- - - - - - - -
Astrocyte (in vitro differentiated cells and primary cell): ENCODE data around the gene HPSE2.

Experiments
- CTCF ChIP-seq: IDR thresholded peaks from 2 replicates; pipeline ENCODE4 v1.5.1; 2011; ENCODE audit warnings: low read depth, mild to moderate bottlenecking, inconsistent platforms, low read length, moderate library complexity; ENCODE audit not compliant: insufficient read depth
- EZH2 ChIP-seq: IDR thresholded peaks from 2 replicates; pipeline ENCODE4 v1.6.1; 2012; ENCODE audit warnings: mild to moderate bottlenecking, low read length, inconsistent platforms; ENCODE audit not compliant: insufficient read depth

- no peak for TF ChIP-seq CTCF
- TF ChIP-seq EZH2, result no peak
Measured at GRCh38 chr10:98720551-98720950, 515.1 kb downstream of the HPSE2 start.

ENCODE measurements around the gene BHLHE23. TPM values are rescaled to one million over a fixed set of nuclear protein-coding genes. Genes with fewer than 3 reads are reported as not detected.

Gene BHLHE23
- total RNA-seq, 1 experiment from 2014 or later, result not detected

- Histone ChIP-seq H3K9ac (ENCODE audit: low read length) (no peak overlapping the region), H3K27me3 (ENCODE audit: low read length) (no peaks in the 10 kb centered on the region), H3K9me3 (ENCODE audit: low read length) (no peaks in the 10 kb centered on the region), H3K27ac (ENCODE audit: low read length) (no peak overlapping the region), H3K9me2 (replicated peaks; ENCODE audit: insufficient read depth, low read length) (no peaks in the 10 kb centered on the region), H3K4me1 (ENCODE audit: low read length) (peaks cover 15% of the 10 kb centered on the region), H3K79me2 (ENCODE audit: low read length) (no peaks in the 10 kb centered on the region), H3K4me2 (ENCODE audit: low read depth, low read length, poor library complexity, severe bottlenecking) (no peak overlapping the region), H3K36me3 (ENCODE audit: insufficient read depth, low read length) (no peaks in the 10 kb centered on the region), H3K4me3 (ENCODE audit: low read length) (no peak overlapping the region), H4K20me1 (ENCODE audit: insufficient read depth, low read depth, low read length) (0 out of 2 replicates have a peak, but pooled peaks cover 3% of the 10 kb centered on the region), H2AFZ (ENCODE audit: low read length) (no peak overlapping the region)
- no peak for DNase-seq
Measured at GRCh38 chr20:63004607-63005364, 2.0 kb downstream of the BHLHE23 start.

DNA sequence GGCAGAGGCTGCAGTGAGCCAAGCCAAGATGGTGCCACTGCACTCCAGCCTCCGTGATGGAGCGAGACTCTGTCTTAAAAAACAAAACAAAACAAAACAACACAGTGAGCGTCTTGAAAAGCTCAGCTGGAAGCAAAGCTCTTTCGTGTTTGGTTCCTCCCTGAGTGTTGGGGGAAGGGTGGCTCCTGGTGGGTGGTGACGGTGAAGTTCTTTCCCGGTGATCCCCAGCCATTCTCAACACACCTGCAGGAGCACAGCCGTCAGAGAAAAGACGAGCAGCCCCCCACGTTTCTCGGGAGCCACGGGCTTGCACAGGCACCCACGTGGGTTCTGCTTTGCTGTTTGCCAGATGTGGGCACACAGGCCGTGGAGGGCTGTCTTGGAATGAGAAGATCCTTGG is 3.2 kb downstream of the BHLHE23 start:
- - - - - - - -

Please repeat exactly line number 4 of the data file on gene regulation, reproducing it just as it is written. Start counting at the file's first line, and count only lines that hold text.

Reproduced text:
- EZH2 ChIP-seq: IDR thresholded peaks from 2 replicates; pipeline ENCODE4 v1.6.1; 2012; ENCODE audit warnings: mild to moderate bottlenecking, low read length, inconsistent platforms; ENCODE audit not compliant: insufficient read depth